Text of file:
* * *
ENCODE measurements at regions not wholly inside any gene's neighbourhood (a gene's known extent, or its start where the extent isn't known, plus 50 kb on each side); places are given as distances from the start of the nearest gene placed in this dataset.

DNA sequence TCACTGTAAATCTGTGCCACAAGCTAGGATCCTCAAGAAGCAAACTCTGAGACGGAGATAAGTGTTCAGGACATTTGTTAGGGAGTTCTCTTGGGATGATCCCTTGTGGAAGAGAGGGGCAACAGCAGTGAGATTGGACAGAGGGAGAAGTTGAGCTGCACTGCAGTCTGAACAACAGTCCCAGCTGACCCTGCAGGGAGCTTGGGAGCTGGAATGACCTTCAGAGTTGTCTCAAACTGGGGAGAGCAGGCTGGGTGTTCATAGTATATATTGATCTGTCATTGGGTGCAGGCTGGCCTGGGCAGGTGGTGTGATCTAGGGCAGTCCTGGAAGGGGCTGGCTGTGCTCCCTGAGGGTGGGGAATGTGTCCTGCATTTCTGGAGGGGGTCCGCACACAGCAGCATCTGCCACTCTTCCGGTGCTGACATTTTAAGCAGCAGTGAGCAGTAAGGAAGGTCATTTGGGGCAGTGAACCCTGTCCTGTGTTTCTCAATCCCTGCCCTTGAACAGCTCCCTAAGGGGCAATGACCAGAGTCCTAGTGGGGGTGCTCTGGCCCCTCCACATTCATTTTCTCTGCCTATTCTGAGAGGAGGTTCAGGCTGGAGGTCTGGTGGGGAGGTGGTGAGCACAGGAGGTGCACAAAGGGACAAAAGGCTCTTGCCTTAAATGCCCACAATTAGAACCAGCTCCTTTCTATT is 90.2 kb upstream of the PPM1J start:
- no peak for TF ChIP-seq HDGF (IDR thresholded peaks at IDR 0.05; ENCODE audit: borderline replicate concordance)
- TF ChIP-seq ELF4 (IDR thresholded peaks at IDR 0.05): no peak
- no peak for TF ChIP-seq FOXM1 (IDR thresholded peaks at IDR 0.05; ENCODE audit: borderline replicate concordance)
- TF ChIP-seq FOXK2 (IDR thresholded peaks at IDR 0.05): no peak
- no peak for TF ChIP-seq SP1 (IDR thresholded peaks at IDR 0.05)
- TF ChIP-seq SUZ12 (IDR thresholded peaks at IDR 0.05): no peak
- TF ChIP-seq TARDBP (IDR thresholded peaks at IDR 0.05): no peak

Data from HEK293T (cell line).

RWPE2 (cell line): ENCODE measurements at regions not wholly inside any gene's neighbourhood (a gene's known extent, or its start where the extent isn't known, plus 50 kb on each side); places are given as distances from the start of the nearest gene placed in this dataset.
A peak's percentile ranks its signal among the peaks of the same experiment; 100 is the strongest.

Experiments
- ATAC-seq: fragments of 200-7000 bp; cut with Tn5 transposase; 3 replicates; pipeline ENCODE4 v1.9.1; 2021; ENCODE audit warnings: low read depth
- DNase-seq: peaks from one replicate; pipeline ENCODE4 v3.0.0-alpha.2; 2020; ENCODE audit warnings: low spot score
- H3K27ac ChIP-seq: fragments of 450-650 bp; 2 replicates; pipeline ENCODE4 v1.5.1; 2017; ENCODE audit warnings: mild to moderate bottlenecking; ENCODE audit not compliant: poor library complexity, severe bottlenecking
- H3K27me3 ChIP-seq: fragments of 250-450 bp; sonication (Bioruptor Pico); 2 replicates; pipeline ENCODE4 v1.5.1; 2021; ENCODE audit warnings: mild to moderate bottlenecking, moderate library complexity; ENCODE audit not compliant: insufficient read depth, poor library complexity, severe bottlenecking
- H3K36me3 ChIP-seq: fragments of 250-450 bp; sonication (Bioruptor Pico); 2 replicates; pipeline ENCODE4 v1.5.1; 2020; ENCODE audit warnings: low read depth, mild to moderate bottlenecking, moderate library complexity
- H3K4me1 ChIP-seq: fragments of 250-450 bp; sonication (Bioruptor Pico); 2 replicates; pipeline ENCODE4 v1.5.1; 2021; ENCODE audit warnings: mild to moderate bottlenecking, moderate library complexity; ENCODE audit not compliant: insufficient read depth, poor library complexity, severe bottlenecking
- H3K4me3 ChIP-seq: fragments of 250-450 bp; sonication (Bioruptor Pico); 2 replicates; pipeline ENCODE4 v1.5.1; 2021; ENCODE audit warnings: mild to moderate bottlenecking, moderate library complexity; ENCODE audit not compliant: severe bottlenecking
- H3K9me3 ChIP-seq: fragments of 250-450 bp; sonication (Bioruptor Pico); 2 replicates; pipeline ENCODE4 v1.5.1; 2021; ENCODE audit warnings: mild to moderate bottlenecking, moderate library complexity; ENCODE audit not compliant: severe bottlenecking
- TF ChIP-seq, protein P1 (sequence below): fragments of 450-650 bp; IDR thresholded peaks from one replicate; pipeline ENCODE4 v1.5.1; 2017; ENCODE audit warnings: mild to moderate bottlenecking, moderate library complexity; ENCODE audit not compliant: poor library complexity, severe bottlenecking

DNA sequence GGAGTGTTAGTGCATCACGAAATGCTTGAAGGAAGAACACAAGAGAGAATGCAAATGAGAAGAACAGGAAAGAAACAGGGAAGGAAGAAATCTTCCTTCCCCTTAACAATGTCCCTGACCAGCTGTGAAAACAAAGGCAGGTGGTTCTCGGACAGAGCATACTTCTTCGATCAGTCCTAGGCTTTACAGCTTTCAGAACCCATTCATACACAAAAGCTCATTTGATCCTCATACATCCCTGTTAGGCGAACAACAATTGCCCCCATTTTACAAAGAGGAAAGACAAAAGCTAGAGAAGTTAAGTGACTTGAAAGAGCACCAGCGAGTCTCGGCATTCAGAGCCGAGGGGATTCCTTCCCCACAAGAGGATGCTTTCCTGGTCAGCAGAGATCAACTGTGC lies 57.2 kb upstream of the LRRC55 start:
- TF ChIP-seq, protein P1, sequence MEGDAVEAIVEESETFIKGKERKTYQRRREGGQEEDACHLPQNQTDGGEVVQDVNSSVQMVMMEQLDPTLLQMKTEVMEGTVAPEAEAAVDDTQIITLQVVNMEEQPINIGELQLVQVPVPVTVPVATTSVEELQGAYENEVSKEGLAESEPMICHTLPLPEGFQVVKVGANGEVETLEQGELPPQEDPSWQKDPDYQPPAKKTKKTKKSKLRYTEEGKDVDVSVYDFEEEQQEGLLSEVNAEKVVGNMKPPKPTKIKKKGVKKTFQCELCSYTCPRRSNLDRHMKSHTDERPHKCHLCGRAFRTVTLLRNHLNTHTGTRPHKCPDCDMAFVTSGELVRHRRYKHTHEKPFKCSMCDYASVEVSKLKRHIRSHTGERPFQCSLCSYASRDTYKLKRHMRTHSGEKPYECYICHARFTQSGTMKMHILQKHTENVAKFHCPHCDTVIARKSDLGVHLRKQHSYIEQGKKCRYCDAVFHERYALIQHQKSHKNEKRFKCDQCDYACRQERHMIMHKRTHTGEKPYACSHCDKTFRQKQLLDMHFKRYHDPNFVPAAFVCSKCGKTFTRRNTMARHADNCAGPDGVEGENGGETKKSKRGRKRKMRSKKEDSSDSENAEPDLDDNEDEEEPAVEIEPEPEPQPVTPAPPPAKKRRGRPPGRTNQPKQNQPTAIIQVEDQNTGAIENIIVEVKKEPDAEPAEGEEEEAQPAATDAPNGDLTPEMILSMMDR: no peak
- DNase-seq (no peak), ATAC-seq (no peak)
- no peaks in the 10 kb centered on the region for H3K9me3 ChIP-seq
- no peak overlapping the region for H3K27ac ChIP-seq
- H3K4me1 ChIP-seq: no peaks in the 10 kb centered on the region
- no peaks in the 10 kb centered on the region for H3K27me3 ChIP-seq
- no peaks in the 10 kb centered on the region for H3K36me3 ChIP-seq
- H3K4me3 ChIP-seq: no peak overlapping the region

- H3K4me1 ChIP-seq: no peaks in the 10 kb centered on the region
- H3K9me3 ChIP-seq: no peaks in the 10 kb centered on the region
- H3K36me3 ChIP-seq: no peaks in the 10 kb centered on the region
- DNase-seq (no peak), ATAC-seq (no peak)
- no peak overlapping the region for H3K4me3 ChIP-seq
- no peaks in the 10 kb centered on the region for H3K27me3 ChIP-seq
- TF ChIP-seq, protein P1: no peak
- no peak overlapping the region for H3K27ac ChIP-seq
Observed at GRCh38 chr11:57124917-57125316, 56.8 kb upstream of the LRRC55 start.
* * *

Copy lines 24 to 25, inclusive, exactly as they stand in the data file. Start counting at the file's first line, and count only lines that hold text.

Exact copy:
- TF ChIP-seq, protein P1, sequence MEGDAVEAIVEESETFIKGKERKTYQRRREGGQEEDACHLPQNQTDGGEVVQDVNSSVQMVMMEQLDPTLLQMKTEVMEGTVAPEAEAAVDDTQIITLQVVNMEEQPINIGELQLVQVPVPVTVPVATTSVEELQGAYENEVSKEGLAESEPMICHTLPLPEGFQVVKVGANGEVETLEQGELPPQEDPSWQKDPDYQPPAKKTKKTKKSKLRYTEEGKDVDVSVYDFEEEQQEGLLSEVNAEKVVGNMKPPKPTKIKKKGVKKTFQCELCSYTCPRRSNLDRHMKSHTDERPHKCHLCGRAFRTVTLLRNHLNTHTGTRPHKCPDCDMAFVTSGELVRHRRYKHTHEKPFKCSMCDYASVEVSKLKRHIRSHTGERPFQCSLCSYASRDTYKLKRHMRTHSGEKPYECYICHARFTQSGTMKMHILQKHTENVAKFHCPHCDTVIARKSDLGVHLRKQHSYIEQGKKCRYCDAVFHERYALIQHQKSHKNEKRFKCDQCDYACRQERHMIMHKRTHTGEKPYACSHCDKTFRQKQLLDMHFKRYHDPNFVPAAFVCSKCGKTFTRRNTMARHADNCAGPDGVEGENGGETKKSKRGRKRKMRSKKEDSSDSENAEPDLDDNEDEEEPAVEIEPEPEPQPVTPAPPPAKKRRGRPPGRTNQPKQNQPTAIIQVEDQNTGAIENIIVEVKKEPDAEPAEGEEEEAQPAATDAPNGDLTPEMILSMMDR: no peak
- DNase-seq (no peak), ATAC-seq (no peak)